HIV Drug Reduces Transmission Among Men By Over 40%, Study Finds

A daily dose of antiretroviral medication lowered the risk of contracting HIV by more than 40% among men who have sex with men, according to a study published Tuesday in the New England Journal of Medicine, the New York Times reports.

The results of the study -- nicknamed iPrEx -- "are the best news in the AIDS field in years" and "could change the battle" against HIV/AIDS, according to the Times . Experts suspect the medication will be successful in other groups but caution that it must be tested first.

Details of Study

An international team of researchers enrolled 2,499 MSM at 11 sites in six countries to test a prevention strategy known as pre-exposure prophylaxis, which has been successful in preventing other diseases. The team was led by Robert Grant of the University of California-San Francisco Gladstone Institute of Virology and Immunology and Javier Lama of the Investigaciones Medicas en Salud in Lima, Peru . NIH and the Bill and Melinda Gates Foundation funded the study .

Half of the participants received a daily dose of Truvada, an antiretroviral drug containing emtricitabine and tenofovir, while the other half received a placebo. Both groups received counseling about condom use and safer sex practices. The researchers found that 36 participants taking Truvada contracted HIV, compared with 64 in the placebo group, representing a 43.8% reduction. They noted that the decrease was dependent on how frequently the subjects took the medication. Those who adhered to their medication at least half of the time experienced a 50.2% decline in risk, while those who took their medication at least 90% of the time saw a 72.8% risk reduction .

Caveats to Strategy

The researchers noted several limitations to the study, including that it only involved MSM and one combination of antiretroviral drugs. They said additional studies are under way to test Truvada in other high-risk groups, such as commercial sex workers and intravenous drug users, and heterosexual men and women.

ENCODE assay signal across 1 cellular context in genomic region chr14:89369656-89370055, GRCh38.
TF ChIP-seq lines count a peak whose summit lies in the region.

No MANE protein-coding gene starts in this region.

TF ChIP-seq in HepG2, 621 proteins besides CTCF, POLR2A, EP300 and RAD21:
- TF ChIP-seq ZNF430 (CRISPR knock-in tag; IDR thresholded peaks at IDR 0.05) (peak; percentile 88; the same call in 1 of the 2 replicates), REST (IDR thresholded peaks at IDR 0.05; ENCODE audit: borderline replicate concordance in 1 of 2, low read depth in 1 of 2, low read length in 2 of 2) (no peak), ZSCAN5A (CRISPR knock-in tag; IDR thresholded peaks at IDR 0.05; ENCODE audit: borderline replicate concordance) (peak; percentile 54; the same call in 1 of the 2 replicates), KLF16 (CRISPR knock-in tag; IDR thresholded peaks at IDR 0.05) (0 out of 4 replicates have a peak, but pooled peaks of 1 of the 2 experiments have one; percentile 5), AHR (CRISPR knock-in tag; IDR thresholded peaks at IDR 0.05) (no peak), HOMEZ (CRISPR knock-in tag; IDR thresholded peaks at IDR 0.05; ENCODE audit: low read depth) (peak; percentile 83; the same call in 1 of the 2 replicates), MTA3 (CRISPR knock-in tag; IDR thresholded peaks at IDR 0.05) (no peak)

Some HIV/AIDS advocates and scientists expressed concern about the cost of the strategy. Truvada costs between $12,000 and $14,000 annually in the U.S. Generic versions in developing countries cost as little as 40 cents per pill. They said they are also concerned that placing people on the drugs will speed the evolution of drug resistant strains of the virus or that people will stop using condoms .

Kevin Fenton, AIDS prevention chief at the Centers for Disease Control and Prevention, said that prophylaxis "should never be seen as a first line of defense against HIV," adding, "It's not time for gay and bisexual men to throw out their condoms" .

Grant said that the findings are "a major advance," but the strategy "will only work if people use it consistently, and the real challenge is how do you use it consistently" .

Advances in Preventive Approach

The findings follow this year's success with a vaginal microbicide gel and a proof-of-concept trial on an HIV vaccine . The microbicide study indicated that the gel protected 39% of all women testing it and 54% of those who used it consistently .

Alan Bernstein, health of the Global HIV Vaccine Enterprise, said, "This is a very exciting, dynamic time in HIV prevention research," adding, "There's clearly a growing realization that we're not going to be able to treat our way out of this epidemic" .

2 التعليقات:

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Global 31 December 2010 at 09:55  

Very good study , thanks for sharing such wonderful article with us :)

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